The psalms cover the continuum of life’s experiences and emotions: grief, joy, fear, peace, anger, gratitude. These ancient hymns, sung in the context of community, are deeply personal as well. While we understand that these songs include strong emotional experiences, we also affirm that we spend much of life in between times of grief and joy, fear and peace, anger and gratitude. And if we could choose, would we not choose a life of joy, peace, and gratitude over a life of grief, fear, and anger? While the latter waxes and wanes in the lives of God’s beloved, the former is God’s desire for us. The psalms, especially this one, affirm that gratitude is by far the best emotion we can choose to practice, particularly in the midst of our grief, fear, and anger.
Something good happens within us and others when we express our gratitude and say “thank you.” Our soul smiles. Our neighbor smiles. Imagine how expressing our gratitude to our Creator gladdens God.
When we seek God in everything, even in the most mundane parts of life, we find cause to be grateful. We thank God for answered prayers, for a loved one’s healing, for new work that gives meaning, for safe keeping along the journey. We offer thanks for daily bread, for shelter and clothing, for family and friends. We can learn to breathe a prayer of gratitude for a cool breeze, the perfect rose, a good night’s sleep, or a child’s laughter. Can the first dusting of snow, the warmth of a quilt, or the sound of a flowing stream not also evoke praise and thanksgiving, especially in a world dwelling on the negative, cold, and stoic?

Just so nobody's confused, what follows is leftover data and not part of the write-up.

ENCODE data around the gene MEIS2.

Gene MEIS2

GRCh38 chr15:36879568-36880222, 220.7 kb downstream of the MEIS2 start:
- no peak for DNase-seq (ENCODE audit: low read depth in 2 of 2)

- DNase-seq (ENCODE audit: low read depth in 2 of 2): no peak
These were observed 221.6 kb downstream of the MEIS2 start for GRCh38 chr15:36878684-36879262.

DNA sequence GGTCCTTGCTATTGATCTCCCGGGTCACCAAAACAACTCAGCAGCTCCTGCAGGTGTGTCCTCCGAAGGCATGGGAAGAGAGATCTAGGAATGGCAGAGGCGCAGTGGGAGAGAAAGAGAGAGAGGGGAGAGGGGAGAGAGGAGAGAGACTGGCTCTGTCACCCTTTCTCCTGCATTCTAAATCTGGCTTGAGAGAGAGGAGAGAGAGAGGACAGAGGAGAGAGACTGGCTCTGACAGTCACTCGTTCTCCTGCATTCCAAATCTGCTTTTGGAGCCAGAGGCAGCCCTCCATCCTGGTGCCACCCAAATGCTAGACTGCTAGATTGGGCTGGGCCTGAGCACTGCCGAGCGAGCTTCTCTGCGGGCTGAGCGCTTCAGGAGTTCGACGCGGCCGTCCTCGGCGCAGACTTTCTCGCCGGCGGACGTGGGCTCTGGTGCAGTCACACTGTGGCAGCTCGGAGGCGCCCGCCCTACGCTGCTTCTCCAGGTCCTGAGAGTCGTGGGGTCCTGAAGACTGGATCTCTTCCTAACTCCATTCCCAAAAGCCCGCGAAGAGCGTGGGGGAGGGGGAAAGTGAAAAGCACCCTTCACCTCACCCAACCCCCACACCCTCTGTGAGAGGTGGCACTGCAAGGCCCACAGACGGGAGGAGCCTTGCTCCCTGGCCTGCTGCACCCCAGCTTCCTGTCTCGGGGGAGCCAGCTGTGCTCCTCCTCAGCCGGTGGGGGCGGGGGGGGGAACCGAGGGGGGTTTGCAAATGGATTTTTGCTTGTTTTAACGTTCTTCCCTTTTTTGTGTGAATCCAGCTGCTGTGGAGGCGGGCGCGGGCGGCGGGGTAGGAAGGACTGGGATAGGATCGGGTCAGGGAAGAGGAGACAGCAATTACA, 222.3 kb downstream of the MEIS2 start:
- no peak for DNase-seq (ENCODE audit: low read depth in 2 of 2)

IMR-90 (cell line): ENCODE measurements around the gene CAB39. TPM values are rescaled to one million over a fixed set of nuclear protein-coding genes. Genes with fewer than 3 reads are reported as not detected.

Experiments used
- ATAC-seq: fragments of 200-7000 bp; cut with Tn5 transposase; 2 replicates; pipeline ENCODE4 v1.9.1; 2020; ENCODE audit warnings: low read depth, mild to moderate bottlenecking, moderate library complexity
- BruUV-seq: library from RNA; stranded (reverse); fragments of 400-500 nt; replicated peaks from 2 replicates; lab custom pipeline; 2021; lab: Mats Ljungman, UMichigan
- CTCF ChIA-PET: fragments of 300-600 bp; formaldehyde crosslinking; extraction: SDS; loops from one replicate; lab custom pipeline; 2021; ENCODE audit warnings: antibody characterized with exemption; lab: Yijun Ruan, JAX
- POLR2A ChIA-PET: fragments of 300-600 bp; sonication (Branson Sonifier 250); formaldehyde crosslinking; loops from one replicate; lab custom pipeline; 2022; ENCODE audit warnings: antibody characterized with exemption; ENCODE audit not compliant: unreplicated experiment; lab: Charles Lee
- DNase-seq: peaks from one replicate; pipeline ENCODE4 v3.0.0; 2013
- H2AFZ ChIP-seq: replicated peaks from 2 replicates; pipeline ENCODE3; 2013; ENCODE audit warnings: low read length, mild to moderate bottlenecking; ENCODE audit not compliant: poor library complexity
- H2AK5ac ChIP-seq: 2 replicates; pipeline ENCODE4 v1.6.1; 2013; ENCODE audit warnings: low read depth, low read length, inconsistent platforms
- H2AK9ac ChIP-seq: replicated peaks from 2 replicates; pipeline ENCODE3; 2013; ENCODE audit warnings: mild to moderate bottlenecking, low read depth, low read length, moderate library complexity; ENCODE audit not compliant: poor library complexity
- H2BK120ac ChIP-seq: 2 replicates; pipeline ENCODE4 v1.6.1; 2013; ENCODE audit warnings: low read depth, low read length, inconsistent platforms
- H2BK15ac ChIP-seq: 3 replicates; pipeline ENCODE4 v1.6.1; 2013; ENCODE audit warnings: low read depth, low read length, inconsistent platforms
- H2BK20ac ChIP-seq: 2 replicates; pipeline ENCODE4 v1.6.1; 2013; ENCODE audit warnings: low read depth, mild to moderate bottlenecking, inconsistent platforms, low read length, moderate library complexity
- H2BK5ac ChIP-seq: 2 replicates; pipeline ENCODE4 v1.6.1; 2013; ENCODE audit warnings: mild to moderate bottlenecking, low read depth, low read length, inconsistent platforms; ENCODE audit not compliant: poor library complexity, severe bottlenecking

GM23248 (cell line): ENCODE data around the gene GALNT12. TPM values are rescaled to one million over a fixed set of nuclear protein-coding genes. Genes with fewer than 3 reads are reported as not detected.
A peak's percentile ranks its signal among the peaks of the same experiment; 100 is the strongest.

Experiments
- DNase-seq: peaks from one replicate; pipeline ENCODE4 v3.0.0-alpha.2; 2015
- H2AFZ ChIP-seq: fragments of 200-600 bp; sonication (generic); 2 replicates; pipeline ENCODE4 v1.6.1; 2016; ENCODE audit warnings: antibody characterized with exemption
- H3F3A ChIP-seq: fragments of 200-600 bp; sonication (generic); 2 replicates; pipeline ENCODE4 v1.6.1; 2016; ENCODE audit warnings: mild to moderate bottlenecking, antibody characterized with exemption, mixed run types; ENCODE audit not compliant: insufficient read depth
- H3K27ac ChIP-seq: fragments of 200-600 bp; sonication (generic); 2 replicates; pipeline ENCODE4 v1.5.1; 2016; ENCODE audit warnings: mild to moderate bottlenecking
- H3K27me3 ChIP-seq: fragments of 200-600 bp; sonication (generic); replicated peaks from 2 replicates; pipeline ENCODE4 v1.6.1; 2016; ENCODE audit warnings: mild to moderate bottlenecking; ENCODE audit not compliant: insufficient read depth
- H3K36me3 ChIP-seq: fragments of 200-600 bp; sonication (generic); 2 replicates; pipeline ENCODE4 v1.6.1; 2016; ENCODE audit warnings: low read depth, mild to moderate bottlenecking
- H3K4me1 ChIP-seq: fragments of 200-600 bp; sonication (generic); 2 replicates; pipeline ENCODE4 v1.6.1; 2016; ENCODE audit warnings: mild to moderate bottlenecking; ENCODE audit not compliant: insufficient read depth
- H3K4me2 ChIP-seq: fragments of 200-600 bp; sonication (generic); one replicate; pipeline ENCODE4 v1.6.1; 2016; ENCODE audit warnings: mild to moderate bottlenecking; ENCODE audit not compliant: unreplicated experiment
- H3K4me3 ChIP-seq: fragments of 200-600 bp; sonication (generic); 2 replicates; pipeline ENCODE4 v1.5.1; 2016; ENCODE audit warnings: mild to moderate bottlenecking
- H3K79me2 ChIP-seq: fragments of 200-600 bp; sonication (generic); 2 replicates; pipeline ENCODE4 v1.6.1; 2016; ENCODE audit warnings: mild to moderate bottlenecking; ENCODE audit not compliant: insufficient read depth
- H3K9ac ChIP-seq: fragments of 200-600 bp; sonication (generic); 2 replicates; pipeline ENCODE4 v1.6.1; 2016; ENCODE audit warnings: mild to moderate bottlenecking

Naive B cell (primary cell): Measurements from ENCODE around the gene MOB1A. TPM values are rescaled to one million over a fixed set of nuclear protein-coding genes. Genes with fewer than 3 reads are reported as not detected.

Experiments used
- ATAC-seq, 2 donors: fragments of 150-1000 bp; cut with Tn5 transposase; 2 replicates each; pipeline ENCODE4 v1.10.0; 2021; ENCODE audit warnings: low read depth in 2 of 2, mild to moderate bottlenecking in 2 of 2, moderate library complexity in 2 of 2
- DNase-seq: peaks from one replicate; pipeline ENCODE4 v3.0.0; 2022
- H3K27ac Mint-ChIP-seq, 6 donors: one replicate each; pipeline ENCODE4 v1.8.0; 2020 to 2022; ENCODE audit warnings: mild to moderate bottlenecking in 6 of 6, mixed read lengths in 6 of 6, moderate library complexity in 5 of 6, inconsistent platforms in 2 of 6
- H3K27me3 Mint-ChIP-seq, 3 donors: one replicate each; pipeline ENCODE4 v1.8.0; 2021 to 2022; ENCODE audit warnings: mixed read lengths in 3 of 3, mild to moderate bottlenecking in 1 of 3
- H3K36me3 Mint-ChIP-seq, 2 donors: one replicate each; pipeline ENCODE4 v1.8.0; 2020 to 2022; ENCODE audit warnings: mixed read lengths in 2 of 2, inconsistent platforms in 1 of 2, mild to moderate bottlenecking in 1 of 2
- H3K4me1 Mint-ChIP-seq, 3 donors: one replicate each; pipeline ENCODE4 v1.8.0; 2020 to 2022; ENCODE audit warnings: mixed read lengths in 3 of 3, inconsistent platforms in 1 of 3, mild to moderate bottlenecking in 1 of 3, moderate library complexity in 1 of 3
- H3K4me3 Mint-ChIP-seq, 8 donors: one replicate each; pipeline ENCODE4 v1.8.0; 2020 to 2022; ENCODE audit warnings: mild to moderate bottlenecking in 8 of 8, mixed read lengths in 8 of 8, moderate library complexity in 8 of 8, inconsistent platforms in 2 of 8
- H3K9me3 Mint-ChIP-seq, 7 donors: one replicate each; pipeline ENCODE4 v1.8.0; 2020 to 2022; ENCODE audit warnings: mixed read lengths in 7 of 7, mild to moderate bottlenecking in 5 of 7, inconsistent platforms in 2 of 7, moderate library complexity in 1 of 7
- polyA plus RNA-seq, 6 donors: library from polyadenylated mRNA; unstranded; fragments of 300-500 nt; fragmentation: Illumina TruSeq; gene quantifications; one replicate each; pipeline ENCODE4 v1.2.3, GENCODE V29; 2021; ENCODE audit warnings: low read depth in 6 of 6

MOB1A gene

We have much for which to feel grateful and offer thanks. Happiness gurus encourage jotting down three things each day for which you are thankful. The psalmist suggests that list could be much longer.
What am I most grateful for today?
Gracious God, open my eyes to those simple wonders and miracles I take for granted. When I finally see them, give me a grateful heart. Amen.